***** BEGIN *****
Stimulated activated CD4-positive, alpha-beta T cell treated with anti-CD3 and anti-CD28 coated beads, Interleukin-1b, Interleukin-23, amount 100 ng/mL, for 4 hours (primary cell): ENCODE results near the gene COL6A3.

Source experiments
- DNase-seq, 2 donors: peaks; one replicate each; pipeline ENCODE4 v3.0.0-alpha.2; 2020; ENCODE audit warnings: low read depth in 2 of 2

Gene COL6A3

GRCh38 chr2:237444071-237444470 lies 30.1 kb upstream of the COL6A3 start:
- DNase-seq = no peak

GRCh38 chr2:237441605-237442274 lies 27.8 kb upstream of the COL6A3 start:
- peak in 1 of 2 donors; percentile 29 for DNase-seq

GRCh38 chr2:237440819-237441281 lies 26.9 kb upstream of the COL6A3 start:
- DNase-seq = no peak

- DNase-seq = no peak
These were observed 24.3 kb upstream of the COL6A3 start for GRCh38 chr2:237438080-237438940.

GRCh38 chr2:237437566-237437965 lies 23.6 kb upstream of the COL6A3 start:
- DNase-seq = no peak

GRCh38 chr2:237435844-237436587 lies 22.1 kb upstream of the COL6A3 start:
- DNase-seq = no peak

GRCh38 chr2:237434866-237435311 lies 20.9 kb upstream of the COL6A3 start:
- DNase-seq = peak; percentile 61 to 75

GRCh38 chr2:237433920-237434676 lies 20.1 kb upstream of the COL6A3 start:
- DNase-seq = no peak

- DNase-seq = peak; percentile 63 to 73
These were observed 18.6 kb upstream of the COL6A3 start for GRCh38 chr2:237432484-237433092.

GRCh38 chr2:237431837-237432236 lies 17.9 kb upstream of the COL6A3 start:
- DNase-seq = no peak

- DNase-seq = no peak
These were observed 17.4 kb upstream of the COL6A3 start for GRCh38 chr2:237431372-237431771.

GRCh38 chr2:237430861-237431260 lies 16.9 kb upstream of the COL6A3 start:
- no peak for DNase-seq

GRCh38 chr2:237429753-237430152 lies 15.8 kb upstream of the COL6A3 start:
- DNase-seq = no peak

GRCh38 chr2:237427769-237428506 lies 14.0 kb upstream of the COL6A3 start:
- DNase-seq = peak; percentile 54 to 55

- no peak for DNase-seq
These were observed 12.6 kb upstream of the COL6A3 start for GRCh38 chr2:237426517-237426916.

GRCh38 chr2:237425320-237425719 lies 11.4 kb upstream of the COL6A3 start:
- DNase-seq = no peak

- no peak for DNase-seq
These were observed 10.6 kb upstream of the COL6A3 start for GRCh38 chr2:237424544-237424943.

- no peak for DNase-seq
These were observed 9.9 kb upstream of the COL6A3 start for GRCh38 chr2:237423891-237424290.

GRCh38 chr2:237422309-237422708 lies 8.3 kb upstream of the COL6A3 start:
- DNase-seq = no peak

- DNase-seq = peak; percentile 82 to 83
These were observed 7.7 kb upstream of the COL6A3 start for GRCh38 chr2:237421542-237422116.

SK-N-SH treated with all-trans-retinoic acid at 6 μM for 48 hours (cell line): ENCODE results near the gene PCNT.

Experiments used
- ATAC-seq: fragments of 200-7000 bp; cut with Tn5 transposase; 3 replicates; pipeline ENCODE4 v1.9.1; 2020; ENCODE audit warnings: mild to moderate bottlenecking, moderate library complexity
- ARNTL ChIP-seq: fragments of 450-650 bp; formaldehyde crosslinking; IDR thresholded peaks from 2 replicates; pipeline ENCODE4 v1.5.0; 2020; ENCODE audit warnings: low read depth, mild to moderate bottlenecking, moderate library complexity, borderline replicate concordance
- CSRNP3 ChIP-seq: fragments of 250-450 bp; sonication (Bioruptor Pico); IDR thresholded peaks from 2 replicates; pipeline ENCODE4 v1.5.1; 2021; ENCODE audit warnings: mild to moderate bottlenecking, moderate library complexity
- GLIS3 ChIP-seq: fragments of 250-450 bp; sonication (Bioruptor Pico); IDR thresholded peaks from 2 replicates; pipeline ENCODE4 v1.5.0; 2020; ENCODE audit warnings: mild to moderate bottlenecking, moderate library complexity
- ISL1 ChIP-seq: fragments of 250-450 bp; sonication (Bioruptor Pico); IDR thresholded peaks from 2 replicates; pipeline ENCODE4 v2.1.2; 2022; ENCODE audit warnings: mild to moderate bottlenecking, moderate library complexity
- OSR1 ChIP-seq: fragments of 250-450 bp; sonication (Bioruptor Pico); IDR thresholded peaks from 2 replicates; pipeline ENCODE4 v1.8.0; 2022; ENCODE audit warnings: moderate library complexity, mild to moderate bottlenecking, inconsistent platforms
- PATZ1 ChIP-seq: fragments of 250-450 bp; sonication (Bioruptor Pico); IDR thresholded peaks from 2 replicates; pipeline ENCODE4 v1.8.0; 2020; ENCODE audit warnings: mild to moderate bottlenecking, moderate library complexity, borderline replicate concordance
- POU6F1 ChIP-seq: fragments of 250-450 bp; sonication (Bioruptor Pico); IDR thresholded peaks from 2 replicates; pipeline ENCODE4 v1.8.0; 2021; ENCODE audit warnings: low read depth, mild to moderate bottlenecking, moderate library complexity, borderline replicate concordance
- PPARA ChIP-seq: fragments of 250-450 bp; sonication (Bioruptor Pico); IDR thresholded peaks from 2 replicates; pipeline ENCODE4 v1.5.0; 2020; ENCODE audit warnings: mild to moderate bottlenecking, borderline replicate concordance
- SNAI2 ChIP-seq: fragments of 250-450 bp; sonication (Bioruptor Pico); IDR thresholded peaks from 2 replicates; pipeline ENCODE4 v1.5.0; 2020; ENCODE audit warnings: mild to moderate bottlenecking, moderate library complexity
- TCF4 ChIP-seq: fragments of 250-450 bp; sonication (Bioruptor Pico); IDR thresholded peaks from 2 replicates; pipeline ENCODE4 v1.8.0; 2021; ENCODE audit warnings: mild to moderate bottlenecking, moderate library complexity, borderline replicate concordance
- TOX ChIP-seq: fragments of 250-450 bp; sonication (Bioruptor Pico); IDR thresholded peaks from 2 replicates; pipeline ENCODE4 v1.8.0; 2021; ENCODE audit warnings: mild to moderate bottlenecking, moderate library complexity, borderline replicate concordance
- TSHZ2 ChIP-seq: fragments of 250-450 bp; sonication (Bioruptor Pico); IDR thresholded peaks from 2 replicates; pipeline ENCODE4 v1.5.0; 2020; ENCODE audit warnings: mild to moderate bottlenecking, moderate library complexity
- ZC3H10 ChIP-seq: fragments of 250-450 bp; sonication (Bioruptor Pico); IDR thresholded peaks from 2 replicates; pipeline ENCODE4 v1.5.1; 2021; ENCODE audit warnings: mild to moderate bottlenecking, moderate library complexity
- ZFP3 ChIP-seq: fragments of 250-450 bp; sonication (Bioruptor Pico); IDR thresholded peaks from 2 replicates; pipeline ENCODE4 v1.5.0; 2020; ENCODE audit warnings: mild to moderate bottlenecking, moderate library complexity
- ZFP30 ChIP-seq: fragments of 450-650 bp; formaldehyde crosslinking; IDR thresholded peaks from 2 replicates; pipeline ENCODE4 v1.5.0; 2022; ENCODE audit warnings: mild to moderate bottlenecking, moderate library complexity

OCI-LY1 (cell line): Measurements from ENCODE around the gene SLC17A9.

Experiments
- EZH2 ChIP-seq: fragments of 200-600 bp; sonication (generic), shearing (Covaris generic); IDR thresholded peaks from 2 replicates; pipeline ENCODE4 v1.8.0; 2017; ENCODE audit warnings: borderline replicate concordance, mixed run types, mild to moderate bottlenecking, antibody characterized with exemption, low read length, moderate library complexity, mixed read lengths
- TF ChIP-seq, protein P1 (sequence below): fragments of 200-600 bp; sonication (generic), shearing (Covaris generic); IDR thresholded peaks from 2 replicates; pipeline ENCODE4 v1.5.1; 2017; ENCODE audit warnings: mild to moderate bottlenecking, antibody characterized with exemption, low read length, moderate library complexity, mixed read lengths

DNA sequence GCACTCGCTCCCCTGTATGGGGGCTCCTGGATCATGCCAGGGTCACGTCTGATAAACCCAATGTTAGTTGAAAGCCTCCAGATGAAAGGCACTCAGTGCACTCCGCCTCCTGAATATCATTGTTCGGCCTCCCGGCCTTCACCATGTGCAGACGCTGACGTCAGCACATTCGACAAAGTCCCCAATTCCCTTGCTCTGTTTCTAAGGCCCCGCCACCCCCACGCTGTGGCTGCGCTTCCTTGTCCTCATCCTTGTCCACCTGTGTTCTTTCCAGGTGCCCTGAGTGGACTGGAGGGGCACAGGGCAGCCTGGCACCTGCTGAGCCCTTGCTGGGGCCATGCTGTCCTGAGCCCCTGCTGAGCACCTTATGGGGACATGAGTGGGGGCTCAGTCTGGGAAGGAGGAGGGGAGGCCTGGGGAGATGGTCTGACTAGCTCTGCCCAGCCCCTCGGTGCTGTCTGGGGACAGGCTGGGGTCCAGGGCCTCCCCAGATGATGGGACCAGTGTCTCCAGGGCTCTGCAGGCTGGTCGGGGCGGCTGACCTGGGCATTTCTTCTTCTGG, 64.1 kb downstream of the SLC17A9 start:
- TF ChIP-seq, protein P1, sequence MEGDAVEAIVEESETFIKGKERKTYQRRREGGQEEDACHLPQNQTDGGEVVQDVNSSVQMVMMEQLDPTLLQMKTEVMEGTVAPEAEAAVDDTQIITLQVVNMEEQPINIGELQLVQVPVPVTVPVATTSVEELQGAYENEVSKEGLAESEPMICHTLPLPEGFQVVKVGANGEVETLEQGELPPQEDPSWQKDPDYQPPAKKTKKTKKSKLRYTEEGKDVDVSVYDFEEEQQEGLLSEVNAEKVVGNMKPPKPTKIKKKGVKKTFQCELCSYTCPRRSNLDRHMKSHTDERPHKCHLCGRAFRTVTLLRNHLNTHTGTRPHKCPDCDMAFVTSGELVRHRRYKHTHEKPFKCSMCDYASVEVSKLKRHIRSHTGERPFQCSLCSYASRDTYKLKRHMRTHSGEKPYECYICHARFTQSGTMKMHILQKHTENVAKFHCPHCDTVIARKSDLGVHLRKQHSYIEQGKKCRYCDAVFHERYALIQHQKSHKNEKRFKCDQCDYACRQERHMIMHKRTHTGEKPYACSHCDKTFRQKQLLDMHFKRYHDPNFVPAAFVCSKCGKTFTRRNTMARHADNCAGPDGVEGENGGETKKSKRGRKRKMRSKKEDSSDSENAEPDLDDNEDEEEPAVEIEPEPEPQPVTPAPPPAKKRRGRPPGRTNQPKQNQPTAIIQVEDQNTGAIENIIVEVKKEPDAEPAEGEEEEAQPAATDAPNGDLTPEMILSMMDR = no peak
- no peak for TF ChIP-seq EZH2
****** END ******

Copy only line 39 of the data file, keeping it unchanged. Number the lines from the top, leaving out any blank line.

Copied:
- no peak for DNase-seq